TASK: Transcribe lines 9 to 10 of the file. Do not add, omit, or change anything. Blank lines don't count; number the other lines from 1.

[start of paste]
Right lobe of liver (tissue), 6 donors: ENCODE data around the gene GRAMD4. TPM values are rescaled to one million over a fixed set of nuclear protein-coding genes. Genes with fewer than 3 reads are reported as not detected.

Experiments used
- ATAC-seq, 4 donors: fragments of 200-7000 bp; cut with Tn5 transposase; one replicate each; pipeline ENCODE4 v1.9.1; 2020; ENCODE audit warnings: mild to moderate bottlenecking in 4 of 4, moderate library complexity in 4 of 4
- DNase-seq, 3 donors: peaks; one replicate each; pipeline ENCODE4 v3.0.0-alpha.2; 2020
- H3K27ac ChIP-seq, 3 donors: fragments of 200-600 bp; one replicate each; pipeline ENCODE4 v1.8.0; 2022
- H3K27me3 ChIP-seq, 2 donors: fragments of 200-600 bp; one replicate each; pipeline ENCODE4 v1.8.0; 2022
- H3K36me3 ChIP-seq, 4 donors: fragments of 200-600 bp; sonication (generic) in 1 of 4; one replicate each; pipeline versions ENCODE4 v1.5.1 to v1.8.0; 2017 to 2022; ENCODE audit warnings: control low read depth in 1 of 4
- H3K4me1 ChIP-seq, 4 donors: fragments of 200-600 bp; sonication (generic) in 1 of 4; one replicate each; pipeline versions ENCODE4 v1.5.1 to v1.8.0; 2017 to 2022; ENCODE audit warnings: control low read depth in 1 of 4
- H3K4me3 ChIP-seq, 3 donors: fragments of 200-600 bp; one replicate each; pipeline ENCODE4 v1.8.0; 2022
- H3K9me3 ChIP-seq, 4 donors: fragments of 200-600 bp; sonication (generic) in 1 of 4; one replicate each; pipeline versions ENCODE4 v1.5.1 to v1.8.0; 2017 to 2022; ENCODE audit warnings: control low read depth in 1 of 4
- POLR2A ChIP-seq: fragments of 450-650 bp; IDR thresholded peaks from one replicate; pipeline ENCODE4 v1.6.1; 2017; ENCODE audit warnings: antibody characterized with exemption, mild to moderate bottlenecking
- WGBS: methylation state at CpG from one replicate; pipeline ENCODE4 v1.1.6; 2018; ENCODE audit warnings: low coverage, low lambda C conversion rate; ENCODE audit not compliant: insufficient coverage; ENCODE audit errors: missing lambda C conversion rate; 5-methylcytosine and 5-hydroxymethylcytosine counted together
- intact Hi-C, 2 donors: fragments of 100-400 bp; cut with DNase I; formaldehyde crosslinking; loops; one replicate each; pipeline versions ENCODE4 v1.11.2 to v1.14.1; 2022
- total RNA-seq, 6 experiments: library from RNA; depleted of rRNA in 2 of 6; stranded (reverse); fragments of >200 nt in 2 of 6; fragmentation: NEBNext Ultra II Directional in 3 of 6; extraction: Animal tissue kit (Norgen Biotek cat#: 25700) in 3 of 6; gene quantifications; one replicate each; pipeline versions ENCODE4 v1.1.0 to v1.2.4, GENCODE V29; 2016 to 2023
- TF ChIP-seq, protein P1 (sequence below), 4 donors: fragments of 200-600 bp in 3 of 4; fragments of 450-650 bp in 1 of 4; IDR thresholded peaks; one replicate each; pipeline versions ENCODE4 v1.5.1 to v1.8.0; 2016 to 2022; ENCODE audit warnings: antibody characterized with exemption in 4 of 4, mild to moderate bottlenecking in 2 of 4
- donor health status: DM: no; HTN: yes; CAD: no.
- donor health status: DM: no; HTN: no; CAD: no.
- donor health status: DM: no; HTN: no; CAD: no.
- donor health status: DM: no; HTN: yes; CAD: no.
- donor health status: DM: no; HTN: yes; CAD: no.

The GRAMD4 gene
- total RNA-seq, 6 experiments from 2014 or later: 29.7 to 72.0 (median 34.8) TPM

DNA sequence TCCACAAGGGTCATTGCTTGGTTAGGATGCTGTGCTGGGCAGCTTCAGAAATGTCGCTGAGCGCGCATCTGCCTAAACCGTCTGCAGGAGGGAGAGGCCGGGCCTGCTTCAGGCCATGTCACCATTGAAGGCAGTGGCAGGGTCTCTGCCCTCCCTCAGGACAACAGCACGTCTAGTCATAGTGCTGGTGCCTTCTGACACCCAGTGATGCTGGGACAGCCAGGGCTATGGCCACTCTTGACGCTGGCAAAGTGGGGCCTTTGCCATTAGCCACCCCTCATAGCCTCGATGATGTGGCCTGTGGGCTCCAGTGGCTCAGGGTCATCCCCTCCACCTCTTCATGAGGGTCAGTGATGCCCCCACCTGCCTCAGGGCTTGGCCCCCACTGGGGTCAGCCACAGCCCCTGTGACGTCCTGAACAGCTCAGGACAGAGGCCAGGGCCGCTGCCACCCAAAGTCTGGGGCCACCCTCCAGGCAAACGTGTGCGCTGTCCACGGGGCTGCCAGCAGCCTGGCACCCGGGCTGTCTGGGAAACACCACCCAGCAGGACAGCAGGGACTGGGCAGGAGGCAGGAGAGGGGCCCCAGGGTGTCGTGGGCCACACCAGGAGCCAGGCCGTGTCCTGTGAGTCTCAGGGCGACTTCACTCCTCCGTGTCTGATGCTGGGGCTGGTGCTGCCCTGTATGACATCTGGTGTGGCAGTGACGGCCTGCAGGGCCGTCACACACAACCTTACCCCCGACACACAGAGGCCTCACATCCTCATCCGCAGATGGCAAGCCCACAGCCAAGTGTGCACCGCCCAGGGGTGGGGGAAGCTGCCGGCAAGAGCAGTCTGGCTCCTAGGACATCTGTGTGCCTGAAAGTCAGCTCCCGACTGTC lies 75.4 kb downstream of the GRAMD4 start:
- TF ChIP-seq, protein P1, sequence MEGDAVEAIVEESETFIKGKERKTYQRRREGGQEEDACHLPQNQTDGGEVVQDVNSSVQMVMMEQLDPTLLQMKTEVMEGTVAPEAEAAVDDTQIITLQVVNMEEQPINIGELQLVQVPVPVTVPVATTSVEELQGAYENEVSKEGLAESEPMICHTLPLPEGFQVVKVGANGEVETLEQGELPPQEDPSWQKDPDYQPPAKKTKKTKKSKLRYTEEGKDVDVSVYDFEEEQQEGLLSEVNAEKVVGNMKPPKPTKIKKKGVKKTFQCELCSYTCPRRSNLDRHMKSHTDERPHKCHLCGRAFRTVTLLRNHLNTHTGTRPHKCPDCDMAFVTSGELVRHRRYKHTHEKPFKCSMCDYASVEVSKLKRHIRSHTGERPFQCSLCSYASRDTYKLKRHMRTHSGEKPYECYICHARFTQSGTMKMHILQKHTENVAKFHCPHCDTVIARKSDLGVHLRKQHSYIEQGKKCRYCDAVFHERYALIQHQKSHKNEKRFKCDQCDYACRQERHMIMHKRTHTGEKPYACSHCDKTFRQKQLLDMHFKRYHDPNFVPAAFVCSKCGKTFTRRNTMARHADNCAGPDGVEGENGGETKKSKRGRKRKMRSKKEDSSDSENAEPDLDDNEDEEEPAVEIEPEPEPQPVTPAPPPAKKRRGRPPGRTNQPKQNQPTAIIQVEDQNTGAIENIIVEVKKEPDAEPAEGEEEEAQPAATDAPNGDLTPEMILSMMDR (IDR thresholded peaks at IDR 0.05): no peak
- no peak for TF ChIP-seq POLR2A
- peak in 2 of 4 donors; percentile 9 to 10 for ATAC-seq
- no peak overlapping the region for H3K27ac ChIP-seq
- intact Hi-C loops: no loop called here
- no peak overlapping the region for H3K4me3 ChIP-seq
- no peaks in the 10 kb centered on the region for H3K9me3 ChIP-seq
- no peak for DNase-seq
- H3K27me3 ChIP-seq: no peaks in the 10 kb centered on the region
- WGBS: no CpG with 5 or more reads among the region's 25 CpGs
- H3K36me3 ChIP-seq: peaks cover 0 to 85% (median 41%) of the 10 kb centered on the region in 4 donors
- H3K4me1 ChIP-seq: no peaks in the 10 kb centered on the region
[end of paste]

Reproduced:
- H3K4me3 ChIP-seq, 3 donors: fragments of 200-600 bp; one replicate each; pipeline ENCODE4 v1.8.0; 2022
- H3K9me3 ChIP-seq, 4 donors: fragments of 200-600 bp; sonication (generic) in 1 of 4; one replicate each; pipeline versions ENCODE4 v1.5.1 to v1.8.0; 2017 to 2022; ENCODE audit warnings: control low read depth in 1 of 4